December 2010 Meeting Notes
Discussion of business items this month included a request for ideas and volunteers for 2011 meeting programs, a quick review of the preliminary 2011 observing schedule and an assessment of our current publicity channels and how we can broaden our visibility within the local community. After the business meeting, Steve Plank gave a demonstration of his new, back-saving observing chair. This month's program, titled "Observing Asteroid Occultations", was presented by John Grismore.
Observing Chair Demonstration - Steve Plank
Many of us have experienced stiff, achey or fatigued back muscles after too many hours bent over a telescope eyepiece while observing. But those problems are a thing of the past for Steve Plank. He's found a perfect solution in the StarBound Deluxe Quick Adjust Observers Chair. This is a sturdy, well built, yet portable chair that can adjust the padded seat height from 9" to 32" with a simple lift and slide motion. It provides back support and stable, tip resistant lateral support. Despite its ability to support over 300 pounds, this chair can fold into a compact profile for portability. Steve's experience with the chair so far has already convinced him that it's well worth the money. We can expect to see him sitting comfortably at all our future observing activities. For more information about the StarBound Observers Chair, visit the following link:
Observing Asteroid Occultations - John Grismore
Astronomy is one of the few areas of science where amateurs can make significant contributions, and asteroid occultation observations are an especially good example. With nearly 500,000 "known" asteroids in the solar system, drifting slowly in their orbits across a background of 14,000,000 stars visible to a typical 8" amateur telescope, its not surprising that asteroids eclipse stars fairly frequently. In his presentation, John discussed the geometry of asteroid occultations, what they look like, how amateurs observe them and the value of occultation data gathered by amateurs.
Aside from the science, observing asteroid occultations can be a rather surprising, even startling, experience. In most cases, the asteroid is too faint to be seen, so its approach to the target star is undetected, until suddenly the star winks out and is gone for many seconds, then just as abruptly reappears. Observing such an event for naked eye stars can be as simple as watching with the unaided eye, while occultations of fainter stars will require binoculars or a telescope. And all that's required to capture scientific data is to record the time the star disappeared and the time it reappeared. Those two numbers, submitted to the International Occultation Timing Association (IOTA), are all that's needed to contribute to a better understanding of the asteroid's orbit, shape and size.
While timing an occultation can be as simple as using a stop watch or a WWV radio, in recent years many occultation observers have moved to the Video/GPS method, which provides unprecedented accuracy. In this method, a relatively inexpensive, but very sensitive video surveillance camera replaces the eyepiece in the telescope, and its video signal is routed through a GPS video time insertion box, which timestamps each video frame with Universal Time, received from GPS satellites with an accuracy of 1 millisecond. This timestamped video is recorded to tape or directly to a laptop disc, for later analysis to determine the precise disappearance and reappearance times of the target star. Knowing the observer's latitude and longitude, these two times define precisely where the asteroid was (between the observer and the star) during the occultation.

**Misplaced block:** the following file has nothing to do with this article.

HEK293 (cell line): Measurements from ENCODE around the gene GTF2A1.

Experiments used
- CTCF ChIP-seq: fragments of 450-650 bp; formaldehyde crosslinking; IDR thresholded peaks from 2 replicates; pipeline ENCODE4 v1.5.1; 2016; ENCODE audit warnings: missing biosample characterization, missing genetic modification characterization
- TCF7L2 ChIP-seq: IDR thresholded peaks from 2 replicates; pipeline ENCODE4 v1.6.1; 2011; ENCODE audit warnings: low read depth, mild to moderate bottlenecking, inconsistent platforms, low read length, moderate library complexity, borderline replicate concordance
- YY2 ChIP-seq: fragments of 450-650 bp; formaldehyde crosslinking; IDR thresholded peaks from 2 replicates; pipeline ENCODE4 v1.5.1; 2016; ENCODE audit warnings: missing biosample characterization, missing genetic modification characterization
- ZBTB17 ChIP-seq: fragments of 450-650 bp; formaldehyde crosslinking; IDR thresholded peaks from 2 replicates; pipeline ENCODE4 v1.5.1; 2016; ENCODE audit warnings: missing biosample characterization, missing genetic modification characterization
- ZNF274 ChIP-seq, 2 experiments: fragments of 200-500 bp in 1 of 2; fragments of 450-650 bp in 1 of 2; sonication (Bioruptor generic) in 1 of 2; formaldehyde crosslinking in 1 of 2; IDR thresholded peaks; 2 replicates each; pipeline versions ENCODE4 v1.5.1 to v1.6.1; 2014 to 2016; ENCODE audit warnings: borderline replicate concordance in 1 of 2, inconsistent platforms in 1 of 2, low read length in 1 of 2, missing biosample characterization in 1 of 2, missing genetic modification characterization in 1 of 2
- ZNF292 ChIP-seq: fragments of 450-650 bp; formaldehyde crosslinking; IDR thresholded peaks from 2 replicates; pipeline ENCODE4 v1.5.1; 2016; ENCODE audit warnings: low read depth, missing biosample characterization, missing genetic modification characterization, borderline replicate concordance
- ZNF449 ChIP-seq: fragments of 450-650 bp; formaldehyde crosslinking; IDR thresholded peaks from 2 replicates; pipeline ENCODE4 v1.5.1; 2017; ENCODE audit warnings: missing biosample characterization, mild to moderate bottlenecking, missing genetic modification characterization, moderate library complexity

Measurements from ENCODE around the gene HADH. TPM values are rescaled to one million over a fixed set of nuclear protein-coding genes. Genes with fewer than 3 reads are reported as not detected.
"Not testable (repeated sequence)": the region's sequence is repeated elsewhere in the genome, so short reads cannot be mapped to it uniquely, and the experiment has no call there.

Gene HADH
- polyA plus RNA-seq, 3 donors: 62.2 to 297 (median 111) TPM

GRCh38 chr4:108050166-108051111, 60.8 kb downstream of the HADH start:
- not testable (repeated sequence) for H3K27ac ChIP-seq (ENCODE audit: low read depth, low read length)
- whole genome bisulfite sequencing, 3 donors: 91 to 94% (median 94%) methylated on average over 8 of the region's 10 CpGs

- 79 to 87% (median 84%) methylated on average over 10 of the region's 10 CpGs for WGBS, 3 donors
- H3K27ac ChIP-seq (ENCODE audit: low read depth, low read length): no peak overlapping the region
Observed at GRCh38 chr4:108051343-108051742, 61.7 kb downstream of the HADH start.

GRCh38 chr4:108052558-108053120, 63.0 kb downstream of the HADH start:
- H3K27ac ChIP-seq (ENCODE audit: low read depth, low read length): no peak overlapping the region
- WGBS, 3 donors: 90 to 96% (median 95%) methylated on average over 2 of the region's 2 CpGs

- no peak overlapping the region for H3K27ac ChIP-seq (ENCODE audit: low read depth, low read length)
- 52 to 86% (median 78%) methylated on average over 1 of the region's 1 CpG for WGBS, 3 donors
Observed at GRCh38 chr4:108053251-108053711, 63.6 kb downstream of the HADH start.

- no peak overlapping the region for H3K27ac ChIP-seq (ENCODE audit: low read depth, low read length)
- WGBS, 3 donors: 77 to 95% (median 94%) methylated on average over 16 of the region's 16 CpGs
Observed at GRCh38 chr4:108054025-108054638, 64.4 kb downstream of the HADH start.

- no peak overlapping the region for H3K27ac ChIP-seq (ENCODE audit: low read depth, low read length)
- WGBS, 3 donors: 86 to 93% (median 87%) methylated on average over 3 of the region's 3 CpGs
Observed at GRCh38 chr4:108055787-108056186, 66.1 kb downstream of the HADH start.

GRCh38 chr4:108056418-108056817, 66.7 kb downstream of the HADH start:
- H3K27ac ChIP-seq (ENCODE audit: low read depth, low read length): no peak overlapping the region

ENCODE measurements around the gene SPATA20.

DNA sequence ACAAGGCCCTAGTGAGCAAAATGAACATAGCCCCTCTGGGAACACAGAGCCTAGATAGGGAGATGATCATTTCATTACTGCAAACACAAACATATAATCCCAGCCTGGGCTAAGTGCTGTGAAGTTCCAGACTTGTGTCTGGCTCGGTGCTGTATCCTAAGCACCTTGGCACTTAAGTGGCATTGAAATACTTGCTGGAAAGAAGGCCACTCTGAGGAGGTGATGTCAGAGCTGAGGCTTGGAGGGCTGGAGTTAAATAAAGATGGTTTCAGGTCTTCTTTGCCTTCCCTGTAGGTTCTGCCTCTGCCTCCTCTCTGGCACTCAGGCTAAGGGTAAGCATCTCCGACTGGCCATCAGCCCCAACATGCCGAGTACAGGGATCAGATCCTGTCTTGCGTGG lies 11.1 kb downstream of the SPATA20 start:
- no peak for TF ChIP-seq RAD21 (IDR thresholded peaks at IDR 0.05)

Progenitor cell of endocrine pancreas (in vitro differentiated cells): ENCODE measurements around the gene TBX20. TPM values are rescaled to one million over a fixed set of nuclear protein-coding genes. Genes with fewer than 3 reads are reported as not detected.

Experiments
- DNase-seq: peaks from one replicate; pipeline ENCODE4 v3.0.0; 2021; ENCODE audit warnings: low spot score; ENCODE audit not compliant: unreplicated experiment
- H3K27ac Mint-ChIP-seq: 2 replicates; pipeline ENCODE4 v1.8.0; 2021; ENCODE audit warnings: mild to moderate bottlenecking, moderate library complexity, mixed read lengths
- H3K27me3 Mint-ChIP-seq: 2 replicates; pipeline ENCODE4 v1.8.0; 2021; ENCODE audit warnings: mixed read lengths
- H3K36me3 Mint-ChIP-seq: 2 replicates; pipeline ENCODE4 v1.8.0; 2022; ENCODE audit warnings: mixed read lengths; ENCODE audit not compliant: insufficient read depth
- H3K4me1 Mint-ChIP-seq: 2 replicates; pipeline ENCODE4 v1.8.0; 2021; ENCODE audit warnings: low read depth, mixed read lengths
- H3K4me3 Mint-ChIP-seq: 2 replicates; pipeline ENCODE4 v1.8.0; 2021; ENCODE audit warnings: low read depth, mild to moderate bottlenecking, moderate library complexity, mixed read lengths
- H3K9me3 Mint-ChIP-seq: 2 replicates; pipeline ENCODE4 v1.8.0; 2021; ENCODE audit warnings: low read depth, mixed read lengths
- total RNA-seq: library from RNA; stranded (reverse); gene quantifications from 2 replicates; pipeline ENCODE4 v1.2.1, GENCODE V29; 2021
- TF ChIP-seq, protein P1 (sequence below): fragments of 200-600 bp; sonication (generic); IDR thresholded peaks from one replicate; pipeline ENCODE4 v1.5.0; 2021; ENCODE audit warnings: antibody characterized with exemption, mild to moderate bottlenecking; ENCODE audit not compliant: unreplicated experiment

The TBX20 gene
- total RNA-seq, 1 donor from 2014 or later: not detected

The real value of amateur observations of asteroid occultations comes when there are multiple, geographically separate observations across the width of the shadow path. Correlating and aligning these observations can result in determination of the size, and the shape profile of the asteroid.
Amateur astronomers are particularly well suited to provide useful occultation data to professionals. There are many, many amateurs distributed around the world, capable of making such observations, providing the advantage of far more coverage than professional astronomers and observatories could ever hope to do. In addition, the rapid advances in inexpensive, but sophisticated equipment and software, have given amateurs the leverage to contribute observations and data at a level that could only have been achieved by professionals just a few years ago. Not only do these observations provide information about main belt asteroids, but ongoing developments are quickly bringing to amateurs the ability to also make important contributions in the area of Earth approaching asteroids. The expanded monitoring that's possible with many amateurs making such observations could be an important addition, if and when an near Earth asteroid appears with our name on it.
Monday, January 3, Rick Bryant will present "The Cheapskate Astronomer’s Introduction to Astrophotography", in the Bartlesville Public Library Meeting Room. For more information, see the meeting announcement on our website home page at <http://sites.google.com/site/bartlesvilleastronomyclub/> .
BAS Public Website: http://sites.google.com/site/bartlesvilleastronomyclub/
BAS Yahoo Group: http://tech.groups.yahoo.com/group/BvilleAstro/
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